While this is one great advantage of vertical foregrips, it is also important to remember that they do have the potential to latch onto your gear, so it’s critical to watch your form and consider every movement when using this type of grip. Some fan-favorite vertical foregrips minimize this concern by using an adjustable design, allowing you to quickly transform them into an angled profile. Certain models even fold down completely, allowing for easier storage.
Pictured Above: Daniel Defense Enhanced M-LOK Vertical Foregrip
With seven distinct positions to choose from, this AR-15 vertical foregrip gives you the options you need to ensure maximum accuracy. You’ll be able to hold your rifle comfortably and steadily no matter your current situation.
Angled foregrips are becoming increasingly popular. While some shooters think of them as a newer option, they are actually one of the oldest. The angled foregrip first made its appearance about 100 years ago on the original Thompson submachine gun.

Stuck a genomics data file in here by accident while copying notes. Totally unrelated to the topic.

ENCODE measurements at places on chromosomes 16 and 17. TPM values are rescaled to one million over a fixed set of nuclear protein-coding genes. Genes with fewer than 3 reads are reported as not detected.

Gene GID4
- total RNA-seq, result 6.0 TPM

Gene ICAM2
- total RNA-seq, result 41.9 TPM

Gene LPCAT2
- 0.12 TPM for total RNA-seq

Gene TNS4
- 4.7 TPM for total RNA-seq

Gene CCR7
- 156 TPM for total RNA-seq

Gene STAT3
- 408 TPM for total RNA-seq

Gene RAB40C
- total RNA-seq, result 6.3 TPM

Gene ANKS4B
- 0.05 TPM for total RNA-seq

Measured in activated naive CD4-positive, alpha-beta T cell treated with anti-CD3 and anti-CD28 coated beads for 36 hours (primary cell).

Today's angled foregrips are ergonomically designed with human physiology in mind. They give you strong control of your grip in what many find to be a more comfortable, natural position. Shooters who prefer angled foregrips often state that these kinds of grips allow you to aim precisely with much less tension.
Angled foregrips provide surface contact that's less than 90 degrees, placing the user's hand more in line with the rifle bore for smoother positioning. To use an angled foregrip, the user wraps their hand around the grip and pulls the rifle straight back into their shoulder.
Pros and Cons of Angled Foregrips
Many riflemen prefer the angled foregrip for its enhanced control provided in rapid fire situations. By placing your hand closer to the rail of the rifle, your form is drawn more firmly into your shoulder, and tension in the hands is reduced. This helps combat muzzle climb, which allows for greater precision over a series of rounds.
Because this grip leads to a strong, consistent form, you’ll enjoy more fluid lateral movement and a more instinctive shooting posture, making the transition from target to target faster and more precise.